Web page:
Things were looking grim just then, and after a fruitless attempt to batter the Boks on their own line, the Lions went into the sheds looking toothless.
However the second half told a different story.
Murray improved his game. He kicked for touch more frequently, while his box kicks became am effective weapon for the tourists. He put the South Africans under pressure and even claimed his own up and under early in the second half.
Owen Farrell also performed better with the boot in the second half. His up and under in the 50th minute allowed Chris Harris and the hugely energetic Tom Curry, to smash Morné Steyn. The Boks won a questionable penalty, taking the pressure off, but the intent and execution were almost spot on.
We also saw the Lions playing deeper in the second half. The ball was travelling about fifteen metres behind the gainline from the base of each ruck, just to get it wide. But the measure of success is from where the next ruck is formed, and the Lions found a possible bypass through the almost impenetrable South African defence.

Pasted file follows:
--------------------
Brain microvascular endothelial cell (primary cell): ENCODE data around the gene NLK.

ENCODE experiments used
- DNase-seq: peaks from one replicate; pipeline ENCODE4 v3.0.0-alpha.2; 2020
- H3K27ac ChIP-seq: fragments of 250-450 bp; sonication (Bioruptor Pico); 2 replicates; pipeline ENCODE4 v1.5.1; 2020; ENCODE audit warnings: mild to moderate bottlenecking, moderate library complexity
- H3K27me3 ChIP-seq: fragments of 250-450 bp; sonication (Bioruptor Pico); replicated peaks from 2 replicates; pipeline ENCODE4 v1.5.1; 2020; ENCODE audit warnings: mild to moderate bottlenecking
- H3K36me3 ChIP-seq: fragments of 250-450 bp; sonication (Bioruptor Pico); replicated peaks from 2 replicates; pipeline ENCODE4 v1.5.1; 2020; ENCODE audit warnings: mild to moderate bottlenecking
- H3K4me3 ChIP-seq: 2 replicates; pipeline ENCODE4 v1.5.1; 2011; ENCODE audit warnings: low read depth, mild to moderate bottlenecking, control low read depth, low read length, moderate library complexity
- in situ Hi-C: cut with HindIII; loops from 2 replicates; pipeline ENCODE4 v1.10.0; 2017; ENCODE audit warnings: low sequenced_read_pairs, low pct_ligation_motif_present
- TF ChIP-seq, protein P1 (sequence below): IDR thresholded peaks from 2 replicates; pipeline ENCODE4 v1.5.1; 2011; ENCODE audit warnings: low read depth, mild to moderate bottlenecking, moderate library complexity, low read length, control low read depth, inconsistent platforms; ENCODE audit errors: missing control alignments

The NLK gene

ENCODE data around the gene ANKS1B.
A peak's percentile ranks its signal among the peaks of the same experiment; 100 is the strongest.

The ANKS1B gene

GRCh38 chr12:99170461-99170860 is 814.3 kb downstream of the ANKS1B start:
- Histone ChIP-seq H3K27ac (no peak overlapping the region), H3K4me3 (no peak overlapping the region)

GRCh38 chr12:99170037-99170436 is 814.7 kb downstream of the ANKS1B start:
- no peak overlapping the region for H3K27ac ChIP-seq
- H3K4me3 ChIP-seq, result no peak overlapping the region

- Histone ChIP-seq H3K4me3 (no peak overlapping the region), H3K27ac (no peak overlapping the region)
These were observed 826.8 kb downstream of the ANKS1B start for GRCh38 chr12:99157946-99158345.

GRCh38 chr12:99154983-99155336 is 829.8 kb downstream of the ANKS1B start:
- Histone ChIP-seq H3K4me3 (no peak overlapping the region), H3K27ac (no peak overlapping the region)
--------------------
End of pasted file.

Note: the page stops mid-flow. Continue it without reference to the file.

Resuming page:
1 Step Forward, or 2 Steps Back?
The Lions will be displeased at how the weakness they showed started the game, but they will be encouraged by how much they can improve for the first test.
My feeling is that the Lions' game is really coming together now. They are starting to look a settled team – and, further reinforcing that view, they didn’t panic when the wolves were at the door. Gats and his backroom staff can be pleased with how the Lions wormed their way out of the Boks’ stranglehold, and managed to turn it into an arm wrestle.
They are perhaps missing a bit of nuance and sophistication in attack, but Gats has been employing some very safe rugby since the group’s first run-out against Japan. When the Lions played ball, they caused some real problems for the men in green and gold. I'd like to see more of it.
Welshman Louis Rees Zammit nearly scored his third try of the tour, after a wonderful exchange between him, Taulupe "Toby" Faletau and Tom Curry. Chris Harris did exceptionally well to remain composed and fling the ball wide to Toby, who made inroads into the opposition's 22. LRZ very nearly profited from another excellent Harris pass before he was adjudged to have played the ball on the ground.
To improve their game, the Lions may need to inject some more incisive and innovative play.